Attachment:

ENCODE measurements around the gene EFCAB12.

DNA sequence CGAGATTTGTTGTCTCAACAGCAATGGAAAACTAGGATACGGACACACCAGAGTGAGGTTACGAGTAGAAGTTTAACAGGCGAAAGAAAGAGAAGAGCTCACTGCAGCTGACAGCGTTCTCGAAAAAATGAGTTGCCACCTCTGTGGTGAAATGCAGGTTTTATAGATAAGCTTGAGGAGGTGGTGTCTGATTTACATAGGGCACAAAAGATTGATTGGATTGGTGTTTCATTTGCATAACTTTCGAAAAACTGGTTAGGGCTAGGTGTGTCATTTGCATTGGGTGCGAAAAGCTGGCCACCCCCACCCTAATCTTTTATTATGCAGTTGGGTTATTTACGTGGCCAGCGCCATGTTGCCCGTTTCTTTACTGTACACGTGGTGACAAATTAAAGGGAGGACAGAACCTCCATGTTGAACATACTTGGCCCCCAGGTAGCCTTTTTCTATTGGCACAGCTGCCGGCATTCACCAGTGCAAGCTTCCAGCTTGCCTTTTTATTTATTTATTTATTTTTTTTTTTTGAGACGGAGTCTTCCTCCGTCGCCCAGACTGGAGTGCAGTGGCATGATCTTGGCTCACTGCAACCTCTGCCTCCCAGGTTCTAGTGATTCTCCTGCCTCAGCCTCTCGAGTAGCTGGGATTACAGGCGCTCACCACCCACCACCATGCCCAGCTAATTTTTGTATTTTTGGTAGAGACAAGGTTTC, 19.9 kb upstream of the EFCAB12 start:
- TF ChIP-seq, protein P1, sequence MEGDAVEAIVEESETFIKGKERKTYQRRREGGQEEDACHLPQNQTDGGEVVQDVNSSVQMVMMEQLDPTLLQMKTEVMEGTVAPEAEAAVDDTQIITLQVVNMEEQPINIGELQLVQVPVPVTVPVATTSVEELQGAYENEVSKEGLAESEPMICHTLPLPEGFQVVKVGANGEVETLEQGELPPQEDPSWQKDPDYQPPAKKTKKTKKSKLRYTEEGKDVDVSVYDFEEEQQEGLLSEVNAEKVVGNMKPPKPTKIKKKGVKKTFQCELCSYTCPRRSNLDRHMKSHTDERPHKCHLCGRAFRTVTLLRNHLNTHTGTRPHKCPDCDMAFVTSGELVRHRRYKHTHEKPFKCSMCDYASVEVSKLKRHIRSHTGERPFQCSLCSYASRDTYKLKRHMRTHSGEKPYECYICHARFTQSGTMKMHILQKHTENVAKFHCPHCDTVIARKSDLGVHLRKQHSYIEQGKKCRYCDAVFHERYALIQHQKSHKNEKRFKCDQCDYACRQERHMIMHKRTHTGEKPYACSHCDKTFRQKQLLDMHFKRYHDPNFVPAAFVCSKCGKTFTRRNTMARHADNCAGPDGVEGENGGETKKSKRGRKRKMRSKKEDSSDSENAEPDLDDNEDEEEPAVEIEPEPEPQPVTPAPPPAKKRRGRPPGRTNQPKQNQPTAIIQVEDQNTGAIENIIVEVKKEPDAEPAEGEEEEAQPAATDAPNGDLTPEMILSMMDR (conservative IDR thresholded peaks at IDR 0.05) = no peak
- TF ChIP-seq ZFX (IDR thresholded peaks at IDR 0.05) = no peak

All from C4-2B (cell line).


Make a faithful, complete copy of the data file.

ENCODE measurements around the gene EFCAB12.

DNA sequence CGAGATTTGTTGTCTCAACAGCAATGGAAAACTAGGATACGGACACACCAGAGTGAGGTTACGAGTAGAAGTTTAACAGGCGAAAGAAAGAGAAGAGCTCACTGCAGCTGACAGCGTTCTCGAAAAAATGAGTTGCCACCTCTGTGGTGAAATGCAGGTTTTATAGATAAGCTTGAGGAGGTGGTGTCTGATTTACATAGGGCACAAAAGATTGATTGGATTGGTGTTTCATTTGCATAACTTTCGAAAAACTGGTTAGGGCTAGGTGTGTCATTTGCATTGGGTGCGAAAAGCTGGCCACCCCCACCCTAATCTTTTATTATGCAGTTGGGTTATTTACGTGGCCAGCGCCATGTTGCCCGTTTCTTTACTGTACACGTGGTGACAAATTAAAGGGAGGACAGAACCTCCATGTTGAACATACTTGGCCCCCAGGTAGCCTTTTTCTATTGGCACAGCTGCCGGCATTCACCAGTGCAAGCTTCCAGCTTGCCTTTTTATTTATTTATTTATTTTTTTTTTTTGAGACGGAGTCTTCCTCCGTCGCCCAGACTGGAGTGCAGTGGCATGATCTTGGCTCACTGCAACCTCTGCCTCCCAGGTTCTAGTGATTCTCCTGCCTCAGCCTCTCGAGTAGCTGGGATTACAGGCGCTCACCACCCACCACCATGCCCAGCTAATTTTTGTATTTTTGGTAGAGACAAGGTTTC, 19.9 kb upstream of the EFCAB12 start:
- TF ChIP-seq, protein P1, sequence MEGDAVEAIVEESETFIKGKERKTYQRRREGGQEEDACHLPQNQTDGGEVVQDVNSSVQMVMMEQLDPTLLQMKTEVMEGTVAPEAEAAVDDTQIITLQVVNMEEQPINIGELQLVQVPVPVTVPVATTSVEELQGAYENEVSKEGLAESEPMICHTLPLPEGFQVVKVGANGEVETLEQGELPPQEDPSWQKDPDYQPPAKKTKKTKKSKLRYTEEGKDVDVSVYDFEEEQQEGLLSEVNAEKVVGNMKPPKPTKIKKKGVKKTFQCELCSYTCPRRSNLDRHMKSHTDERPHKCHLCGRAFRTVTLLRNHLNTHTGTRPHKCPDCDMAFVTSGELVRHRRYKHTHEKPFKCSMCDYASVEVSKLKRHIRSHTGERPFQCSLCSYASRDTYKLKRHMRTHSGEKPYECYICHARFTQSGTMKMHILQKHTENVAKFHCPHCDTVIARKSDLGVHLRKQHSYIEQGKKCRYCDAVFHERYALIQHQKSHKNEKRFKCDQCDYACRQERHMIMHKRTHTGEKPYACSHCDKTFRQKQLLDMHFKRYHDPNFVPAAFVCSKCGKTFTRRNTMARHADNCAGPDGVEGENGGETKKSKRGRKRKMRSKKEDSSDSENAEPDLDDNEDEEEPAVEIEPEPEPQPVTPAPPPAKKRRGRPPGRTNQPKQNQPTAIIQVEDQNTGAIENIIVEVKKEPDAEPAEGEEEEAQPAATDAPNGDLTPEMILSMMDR (conservative IDR thresholded peaks at IDR 0.05) = no peak
- TF ChIP-seq ZFX (IDR thresholded peaks at IDR 0.05) = no peak

All from C4-2B (cell line).